Friday September 21, 2012Top of the roof to ya, Gators! Indoor tennis complex nears completion
Updated: 2:54pm, September 21
Updated: 2:54pm, September 21
GAINESVILLE, Fla. -- The roof already is up, as are some of the walls, but it’ll be December before the lavish $1.5 million addition to the Alfred A. Ring Tennis Complex is finished.
The celebration, though, started early.
A few hundred were on hand Friday for a ceremonial “topping off” of the the Charles R. and Nancy V. Perry Indoor Tennis Facility, hosted by the University Athletic Association. The event served as a precursor to the actual grand opening in three months when UF’s two-time defending NCAA champion women’s team and a men’s squad led by a dynamic new coach will move into the posh new tennis palace.
Florida will be one of just two universities in the state with indoor tennis capability.
“This stuff doesn’t happen without private support,” said Phil Pharr, associate executive director of major gifts for Gator Boosters. "And, as I always like to remind people: We do what we do without state or university funding, so it's not a drain on the university."
Take a bow, Nancy Perry (pictured right with UF's coaches), whose contributions to the UAA made the project possible.
“She clearly loves Florida,” women’s coach Roland Thornqvist said.
“I wish my husband was here to see this because I know he would get a kick out of it,” said Perry, who lost her husband, UF alum and local construction magnate Charles Perry, in 2005. “He loved the Gainesville community and was so proud of the University of Florida for the education it gave him and the opportunities to be successful.”
Now the UF tennis programs has another resource to maintain its success.
“This is going to allow us to do some things on a rainy day that we might not be able to do otherwise,” said men’s coach Bryan Shelton, who came to UF in June from Georgia Tech, where he led the Yellow Jackets women to the 2007 NCAA crown. “It also says something to our current players, the coaches, the fans and the kids we’re out there recruiting. It says we’re here to win. We’re here to get it done. Whatever it takes, we’re willing to do.”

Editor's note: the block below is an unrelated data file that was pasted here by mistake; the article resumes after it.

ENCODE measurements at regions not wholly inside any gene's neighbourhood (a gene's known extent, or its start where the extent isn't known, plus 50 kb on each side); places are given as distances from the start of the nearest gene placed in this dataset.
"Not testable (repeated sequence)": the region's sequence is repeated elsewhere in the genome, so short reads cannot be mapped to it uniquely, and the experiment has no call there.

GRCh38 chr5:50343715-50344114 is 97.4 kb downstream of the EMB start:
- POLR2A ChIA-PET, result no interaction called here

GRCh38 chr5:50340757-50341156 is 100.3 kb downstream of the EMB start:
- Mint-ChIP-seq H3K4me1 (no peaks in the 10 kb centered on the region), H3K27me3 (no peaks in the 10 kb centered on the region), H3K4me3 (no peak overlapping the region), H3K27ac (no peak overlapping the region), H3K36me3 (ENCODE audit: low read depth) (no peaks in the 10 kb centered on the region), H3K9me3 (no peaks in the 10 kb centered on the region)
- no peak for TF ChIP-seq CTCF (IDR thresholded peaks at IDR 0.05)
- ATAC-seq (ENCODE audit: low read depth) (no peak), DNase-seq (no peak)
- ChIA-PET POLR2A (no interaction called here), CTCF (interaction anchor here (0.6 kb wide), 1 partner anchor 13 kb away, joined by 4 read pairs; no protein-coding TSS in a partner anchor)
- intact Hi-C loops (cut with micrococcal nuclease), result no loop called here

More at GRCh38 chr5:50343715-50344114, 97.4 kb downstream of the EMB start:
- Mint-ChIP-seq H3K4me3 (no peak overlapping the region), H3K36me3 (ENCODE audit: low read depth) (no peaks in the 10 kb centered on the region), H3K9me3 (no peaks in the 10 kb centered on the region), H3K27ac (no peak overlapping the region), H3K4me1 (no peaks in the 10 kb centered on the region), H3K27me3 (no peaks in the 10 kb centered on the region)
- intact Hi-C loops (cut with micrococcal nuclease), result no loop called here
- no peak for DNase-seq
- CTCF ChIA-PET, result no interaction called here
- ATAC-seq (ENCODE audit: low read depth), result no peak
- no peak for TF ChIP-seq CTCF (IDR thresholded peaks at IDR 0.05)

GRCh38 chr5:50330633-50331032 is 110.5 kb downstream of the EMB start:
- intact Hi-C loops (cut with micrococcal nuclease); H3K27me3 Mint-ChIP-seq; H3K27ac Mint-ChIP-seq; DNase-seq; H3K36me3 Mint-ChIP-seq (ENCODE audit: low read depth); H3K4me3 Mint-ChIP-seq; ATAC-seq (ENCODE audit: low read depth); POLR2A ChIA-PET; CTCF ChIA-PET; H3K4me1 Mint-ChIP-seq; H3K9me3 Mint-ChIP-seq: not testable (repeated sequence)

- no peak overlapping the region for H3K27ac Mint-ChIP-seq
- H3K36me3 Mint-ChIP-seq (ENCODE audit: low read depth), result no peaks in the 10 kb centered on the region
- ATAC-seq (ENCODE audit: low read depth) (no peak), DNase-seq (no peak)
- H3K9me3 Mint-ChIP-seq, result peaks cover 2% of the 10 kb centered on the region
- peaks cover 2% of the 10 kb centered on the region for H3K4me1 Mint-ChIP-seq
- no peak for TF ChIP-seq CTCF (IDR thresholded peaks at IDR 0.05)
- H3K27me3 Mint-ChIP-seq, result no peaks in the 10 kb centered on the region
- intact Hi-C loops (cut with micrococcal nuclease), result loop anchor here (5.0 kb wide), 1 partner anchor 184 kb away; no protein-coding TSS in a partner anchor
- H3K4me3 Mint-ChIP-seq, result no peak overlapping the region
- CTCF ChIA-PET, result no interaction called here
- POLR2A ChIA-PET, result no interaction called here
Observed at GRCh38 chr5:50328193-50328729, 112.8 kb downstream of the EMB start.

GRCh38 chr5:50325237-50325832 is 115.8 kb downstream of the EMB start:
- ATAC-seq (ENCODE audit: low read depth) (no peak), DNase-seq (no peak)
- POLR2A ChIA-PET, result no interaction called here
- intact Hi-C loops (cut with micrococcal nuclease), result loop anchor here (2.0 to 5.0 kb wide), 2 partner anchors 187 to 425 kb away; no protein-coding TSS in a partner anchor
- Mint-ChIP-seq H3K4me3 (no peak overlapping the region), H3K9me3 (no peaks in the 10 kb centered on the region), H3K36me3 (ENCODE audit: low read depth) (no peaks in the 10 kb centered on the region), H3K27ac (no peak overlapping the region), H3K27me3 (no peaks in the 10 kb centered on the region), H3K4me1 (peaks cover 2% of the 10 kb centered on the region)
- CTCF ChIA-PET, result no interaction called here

The Perry facility will replace the covered pavilion that went up nearly 20 years ago, but had out-lasted its usefulness.
Originally built to allow the Gators to practice in bad weather, the pavilion’s open perimeters allowed rain to blow into the structure, making it too slippery to play. Plus, the courts were not NCAA regulation behind the baseline or between courts, so matches could not be staged there even if weather permitted.
Twice in the last three years, Baylor came for women’s matches that were cancelled by rain. In 2010, a men’s match against Mississippi State was rained out and could not be rescheduled. The Gators finished second the Southeastern Conference regular-season standings that year by a half-match.
“I think the opportunity to have this as a severe-weather option is going to help our program,” Executive Associate Athletic Director of Internal Affairs Chip Howard said. “And it’s going to be really nice in there.”
Or as Thornqvist put it: “We’ll be able to hit balls come rain or shine, which can only add to our development as a program and the development of our players.”
The 22,800-square foot facility will be ventilated and feature three courts (with regulation space around them), state-of-the-art surfacing and lighting, plus a small area for fans to watch matches.
Thornqvist said the program’s newest jewel is a credit to Athletic Director Jeremy Foley and his commitment to all sports.
“Obviously, football is king here. It’s the engine that drives it all,” he said. “But the commitment to all the other sports are first-rate, second-to-none, and we all feel that every day when we come to work. ... I don’t know how much this building is going to end up costing, but the fact that we’re able to put it up in this economy just shows you the commitment to tennis and Olympic sports in general is at the top in the country.”
It also speaks to the generosity of UF fans like the Perrys, whose legacy now will live on at the Ring Complex.
“Obviously, Roland has experienced the top of the mountain top,” Shelton said. “The Perrys are saying, ‘You guys are doing it the right way and we want you to continue to have success -- so now get your men’s team on board, too!’ They’re saying they value the program, know great things are happening here and want them to keep happening.”